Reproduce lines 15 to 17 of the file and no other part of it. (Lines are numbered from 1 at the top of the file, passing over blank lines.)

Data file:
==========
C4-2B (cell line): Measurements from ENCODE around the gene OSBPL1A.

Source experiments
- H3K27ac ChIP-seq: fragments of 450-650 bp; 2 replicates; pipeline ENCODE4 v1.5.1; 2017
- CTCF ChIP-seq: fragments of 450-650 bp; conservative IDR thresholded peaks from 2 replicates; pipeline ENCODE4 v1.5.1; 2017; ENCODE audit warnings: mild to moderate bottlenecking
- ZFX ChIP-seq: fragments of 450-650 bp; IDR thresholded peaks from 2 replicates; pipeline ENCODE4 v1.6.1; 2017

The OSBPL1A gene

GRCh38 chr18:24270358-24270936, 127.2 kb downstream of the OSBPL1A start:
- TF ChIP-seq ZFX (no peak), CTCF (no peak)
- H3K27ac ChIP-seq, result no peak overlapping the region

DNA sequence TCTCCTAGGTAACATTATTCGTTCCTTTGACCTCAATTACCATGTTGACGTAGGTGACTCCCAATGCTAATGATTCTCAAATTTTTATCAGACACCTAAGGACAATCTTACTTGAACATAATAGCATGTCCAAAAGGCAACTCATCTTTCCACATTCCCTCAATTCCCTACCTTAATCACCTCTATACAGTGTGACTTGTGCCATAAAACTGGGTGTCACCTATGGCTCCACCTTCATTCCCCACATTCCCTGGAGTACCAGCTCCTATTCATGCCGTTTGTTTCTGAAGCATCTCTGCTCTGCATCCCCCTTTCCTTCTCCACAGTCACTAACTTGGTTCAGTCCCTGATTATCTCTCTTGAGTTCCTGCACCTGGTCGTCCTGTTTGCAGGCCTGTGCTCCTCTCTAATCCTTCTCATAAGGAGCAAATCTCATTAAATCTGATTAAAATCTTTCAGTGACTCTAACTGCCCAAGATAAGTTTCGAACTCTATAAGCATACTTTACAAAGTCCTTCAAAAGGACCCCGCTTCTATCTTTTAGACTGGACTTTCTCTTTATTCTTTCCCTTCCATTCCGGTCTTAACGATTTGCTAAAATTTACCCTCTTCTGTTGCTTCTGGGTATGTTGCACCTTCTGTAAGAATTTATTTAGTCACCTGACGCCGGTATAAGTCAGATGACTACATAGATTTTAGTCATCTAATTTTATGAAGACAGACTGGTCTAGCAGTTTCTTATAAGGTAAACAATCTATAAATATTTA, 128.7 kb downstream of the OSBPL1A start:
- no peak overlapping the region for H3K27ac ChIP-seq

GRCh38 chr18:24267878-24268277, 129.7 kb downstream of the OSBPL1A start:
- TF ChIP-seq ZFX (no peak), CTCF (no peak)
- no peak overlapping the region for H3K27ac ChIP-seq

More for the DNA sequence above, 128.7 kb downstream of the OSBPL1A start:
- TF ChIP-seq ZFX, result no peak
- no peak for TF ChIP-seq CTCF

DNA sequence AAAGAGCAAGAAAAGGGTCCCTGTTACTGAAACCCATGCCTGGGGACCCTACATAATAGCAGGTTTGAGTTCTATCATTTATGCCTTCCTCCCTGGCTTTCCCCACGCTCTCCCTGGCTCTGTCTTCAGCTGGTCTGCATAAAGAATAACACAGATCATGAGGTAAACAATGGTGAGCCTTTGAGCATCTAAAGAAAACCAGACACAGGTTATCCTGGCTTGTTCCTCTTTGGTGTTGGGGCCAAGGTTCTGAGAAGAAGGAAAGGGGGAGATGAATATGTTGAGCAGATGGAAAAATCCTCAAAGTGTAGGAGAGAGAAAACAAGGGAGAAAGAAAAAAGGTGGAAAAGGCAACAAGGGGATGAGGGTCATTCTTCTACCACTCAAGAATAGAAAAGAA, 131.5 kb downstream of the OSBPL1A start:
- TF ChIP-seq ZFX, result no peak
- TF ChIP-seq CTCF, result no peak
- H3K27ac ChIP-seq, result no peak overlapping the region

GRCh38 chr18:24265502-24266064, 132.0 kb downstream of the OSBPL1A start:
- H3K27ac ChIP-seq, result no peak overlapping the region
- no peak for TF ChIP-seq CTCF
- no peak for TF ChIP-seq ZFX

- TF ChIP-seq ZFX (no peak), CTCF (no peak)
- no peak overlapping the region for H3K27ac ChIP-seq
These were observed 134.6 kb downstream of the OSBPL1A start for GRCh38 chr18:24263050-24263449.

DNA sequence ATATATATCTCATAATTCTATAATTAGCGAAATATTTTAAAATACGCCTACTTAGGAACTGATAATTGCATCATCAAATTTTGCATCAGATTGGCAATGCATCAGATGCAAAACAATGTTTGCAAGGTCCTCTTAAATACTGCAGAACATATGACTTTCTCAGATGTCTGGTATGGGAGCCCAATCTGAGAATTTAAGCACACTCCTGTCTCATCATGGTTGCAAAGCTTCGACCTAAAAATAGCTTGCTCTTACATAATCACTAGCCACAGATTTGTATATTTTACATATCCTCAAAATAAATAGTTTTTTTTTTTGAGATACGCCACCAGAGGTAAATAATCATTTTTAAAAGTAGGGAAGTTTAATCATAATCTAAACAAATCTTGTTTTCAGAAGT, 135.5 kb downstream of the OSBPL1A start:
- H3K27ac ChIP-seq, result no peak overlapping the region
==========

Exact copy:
More for the DNA sequence above, 128.7 kb downstream of the OSBPL1A start:
- TF ChIP-seq ZFX, result no peak
- no peak for TF ChIP-seq CTCF